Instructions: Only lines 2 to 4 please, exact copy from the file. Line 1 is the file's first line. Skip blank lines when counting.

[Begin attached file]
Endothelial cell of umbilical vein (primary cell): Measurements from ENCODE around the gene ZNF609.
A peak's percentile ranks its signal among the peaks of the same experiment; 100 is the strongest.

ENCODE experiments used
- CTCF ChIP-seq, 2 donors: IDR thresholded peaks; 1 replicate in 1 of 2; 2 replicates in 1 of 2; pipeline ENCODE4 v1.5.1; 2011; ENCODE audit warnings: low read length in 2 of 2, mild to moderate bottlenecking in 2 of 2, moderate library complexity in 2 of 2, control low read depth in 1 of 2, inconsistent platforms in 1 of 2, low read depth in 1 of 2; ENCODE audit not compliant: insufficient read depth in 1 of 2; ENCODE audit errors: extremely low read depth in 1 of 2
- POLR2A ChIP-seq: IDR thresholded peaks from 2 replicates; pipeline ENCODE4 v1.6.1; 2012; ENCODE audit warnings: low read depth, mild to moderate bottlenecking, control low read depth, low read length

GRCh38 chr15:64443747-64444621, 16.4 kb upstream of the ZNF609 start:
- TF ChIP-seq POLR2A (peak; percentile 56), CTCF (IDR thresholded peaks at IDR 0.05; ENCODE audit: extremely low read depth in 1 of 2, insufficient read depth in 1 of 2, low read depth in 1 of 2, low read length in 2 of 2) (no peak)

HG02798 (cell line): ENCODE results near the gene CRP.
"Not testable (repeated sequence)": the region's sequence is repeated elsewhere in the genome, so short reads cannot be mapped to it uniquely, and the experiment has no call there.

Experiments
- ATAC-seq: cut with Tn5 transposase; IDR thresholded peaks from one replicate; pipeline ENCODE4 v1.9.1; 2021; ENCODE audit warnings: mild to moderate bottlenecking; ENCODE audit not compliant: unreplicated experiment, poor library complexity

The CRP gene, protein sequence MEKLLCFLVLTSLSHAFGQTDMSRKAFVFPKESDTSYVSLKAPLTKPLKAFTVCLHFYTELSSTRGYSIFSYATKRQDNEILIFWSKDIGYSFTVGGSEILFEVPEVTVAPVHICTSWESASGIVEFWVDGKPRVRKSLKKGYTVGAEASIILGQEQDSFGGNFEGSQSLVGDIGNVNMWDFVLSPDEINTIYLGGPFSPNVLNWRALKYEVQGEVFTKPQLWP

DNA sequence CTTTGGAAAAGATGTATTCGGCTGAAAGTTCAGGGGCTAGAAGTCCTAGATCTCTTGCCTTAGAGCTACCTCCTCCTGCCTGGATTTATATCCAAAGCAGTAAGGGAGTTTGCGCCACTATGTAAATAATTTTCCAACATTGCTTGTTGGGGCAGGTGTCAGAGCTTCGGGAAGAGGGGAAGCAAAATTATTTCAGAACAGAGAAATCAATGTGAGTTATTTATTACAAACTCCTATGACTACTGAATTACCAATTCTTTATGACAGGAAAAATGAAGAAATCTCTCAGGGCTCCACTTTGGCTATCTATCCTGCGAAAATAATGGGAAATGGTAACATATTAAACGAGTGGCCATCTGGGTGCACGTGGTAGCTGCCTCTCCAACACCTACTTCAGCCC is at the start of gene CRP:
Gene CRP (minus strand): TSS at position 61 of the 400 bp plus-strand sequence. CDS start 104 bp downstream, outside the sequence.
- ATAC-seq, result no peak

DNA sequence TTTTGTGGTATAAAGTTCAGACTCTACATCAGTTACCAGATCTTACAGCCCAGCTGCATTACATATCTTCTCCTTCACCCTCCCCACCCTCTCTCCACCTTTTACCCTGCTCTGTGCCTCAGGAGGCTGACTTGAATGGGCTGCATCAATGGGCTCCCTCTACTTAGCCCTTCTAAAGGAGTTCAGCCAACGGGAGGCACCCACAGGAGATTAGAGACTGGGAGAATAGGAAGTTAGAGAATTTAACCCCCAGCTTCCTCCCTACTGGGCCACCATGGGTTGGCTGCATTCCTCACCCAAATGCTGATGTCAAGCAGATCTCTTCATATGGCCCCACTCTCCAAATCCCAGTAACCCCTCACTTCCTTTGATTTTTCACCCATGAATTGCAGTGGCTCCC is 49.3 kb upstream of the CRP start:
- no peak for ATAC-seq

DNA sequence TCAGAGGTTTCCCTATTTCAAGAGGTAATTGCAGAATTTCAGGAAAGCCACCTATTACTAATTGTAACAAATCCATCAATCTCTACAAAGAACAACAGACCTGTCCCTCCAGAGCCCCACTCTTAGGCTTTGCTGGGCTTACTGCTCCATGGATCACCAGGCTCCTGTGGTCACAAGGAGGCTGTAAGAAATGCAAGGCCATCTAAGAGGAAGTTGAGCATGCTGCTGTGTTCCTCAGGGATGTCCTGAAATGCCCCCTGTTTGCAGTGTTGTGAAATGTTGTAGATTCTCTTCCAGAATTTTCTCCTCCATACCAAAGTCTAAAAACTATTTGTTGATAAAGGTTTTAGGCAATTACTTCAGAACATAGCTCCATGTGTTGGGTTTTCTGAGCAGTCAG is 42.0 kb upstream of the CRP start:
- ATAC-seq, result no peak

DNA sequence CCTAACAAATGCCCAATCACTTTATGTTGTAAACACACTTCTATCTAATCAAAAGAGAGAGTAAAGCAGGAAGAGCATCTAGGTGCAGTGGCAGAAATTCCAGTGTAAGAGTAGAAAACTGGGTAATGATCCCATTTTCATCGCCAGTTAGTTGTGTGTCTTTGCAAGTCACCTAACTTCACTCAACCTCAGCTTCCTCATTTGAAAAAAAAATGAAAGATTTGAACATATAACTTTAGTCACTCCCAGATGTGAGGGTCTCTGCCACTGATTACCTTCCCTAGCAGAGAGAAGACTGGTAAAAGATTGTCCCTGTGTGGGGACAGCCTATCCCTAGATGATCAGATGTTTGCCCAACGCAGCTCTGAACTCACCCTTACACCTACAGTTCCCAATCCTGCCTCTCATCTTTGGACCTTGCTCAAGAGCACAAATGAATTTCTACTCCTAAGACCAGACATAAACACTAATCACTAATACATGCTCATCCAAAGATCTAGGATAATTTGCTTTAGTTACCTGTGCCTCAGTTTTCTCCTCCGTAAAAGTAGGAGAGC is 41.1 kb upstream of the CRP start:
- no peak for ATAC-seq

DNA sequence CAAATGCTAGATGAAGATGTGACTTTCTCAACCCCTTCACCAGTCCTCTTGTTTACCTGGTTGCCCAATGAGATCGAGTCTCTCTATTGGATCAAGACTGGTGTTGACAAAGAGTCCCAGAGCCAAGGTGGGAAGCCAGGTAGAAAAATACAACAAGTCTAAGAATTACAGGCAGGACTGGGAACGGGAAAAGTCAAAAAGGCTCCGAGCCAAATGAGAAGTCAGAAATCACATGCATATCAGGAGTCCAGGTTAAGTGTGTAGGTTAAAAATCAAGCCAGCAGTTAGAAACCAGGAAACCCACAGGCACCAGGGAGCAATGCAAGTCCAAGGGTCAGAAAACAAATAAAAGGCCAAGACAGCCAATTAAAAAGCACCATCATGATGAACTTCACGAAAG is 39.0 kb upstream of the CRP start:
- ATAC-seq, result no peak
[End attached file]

A peak's percentile ranks its signal among the peaks of the same experiment; 100 is the strongest.

ENCODE experiments used
- CTCF ChIP-seq, 2 donors: IDR thresholded peaks; 1 replicate in 1 of 2; 2 replicates in 1 of 2; pipeline ENCODE4 v1.5.1; 2011; ENCODE audit warnings: low read length in 2 of 2, mild to moderate bottlenecking in 2 of 2, moderate library complexity in 2 of 2, control low read depth in 1 of 2, inconsistent platforms in 1 of 2, low read depth in 1 of 2; ENCODE audit not compliant: insufficient read depth in 1 of 2; ENCODE audit errors: extremely low read depth in 1 of 2